But still, behind all of the new feathers, the scar was still there. Whenever the princess and the queen danced together, it became visible: a moon-shaped scar that gleamed. As she took her daughter’s hand and led her to the sky, the queen remembered how the princess, who had once fallen into the mysterious jungle, was strong, brave, a warrior.
And the princess remembered how the queen, who had fallen with her, was strong, brave, a warrior, too.
When I tried to sleep in that bed, with the white sheets and the gray rails, I couldn’t feel the far right side of my chest. That was where the doctors cut for the sake of a collapsed lung. Three distant segments that round out into an uppercase C. A string was braided through my skin, attempting to heal what I went through. The doctors eventually cut that, too.
Mama was the one who first noticed the gurgling in my chest. Her name also starts with a C. Coco. The fun version of ‘Corinne.’ That was my mama, the owner of both those names. The one who loved to hip-hop dance in the middle of convenient stores. The fun one in the family.
My dad was flying home early from his job training. My brother was staying with relatives. Loved ones were frequently visiting to check on me and try to relieve my mama of the chair next to my bed. But she still wished to sit there. She stayed by my side during the chest tube, during the emergency second chest tube, and then before the surgery.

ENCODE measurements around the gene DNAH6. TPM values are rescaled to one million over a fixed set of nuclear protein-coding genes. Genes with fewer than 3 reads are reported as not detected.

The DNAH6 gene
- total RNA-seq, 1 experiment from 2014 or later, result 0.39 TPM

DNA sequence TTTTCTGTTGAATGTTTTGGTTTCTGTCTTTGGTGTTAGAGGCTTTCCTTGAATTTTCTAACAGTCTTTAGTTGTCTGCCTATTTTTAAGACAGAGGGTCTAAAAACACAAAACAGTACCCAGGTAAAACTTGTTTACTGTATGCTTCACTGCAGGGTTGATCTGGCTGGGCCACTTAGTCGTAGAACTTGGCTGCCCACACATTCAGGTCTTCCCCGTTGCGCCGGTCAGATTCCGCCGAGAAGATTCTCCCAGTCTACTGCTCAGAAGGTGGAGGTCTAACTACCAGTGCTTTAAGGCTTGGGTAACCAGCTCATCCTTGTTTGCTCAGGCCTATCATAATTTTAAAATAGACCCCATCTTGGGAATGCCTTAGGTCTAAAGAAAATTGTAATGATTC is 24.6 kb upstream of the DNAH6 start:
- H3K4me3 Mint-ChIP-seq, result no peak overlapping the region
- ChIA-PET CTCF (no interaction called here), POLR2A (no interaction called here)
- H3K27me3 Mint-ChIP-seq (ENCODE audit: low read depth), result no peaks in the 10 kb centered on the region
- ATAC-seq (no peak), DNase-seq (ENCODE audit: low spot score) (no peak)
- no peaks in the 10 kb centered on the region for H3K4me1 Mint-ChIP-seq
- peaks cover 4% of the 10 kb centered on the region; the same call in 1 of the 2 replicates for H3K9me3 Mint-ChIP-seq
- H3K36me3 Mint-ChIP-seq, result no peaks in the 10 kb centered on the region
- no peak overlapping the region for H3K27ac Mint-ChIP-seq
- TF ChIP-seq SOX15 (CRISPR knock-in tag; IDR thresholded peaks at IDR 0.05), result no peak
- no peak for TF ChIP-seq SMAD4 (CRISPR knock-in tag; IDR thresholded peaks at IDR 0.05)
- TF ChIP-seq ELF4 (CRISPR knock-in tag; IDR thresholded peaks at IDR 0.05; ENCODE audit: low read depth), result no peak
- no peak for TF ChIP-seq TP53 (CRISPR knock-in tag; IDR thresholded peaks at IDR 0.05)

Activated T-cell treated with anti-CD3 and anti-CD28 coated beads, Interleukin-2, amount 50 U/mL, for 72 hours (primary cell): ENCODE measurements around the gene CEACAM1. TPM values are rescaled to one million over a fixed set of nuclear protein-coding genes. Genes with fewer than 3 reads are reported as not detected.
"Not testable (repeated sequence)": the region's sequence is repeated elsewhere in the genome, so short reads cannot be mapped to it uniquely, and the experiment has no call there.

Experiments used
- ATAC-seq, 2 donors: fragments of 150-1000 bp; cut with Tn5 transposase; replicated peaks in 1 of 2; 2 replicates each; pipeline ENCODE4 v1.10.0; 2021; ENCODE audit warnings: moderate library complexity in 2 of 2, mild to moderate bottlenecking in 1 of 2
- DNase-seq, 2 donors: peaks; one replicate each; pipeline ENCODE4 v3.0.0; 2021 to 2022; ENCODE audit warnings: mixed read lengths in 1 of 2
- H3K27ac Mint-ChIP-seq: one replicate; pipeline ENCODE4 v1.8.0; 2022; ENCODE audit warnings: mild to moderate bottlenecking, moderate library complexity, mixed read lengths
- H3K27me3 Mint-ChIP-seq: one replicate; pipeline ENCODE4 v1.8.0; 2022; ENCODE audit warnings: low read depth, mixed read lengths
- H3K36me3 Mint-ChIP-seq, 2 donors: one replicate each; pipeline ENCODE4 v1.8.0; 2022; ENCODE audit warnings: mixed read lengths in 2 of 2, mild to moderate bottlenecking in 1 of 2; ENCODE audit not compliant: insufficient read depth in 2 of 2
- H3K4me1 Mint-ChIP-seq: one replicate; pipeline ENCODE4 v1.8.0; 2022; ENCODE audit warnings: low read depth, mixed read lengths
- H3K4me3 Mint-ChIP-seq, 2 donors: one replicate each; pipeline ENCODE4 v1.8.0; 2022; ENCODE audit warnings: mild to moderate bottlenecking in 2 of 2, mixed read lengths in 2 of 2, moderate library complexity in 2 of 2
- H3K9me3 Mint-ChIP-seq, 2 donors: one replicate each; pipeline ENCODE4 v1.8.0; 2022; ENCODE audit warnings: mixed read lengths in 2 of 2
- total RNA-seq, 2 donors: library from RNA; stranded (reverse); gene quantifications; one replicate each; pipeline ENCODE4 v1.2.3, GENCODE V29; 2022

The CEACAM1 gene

I saw the way she looked at me and the way she didn’t look at me. When she looked at me, she had this smile that she never used in family portraits and stuff like that. This one was smaller. The corners shook. And her eyes were half-closed.
“You’re going to be okay,” she said. “You’re strong.”
I adjusted my sheets and tried to tuck myself in, like how she’d done when I was little, after we’d finished our bedtime story. I reminded her that this was nothing. People could live with one lung. They could still breathe. I was breathing.
I told her, with a smile, “I’m fine.”
Her hands dug into her cheeks. “I just,” she whispered, as she hid her watery eyes from me, “I just wish…it was me instead.”
I don’t know if Mama notices the shape of my scar. How it’s a C, the first letter of her names. Would she mind that? Not that I can control it, but would she mind it?
I don’t talk about the scar with Mama. I try to hide it from her, too. But she saw it when I went to homecoming a month after I came home from the hospital. She saw it when we shopped together. And I’m sure she’ll see it when I wear my high school graduation dress.
It hurt so much when she wished it were her instead. The lung collapse was spontaneous. None of this was her fault. But I knew that she was a mama who never wanted to see her girl in a hospital bed. And I was a girl who never wanted to see her mama cry like that.
Personally, it’s all in the scar.
A scar can be something the brave get when they face their greatest fears because they feel like they have to.
And that wasn’t just me who did that when my lung collapsed. That was also my mama.
I’d like to think that there’s a reason why it’s shaped like a C. And that C on my side will always be with me as I try to be more like her every day.
Genielysse Reyes is very excited to be part of the debut issue of Intersection Stories. She is a UCR alumna with a BA in creative writing and a BA in psychology. Her previously published works include a ten-minute play, short stories in Pomona Valley Review Issues 8 and 9, and the Guardian Princess picture book, Princess Leilani and the Lanu Tree. She will be pursuing a Masters in Fine Arts (MFA) in Writing for Children at Simmons College in Fall 2018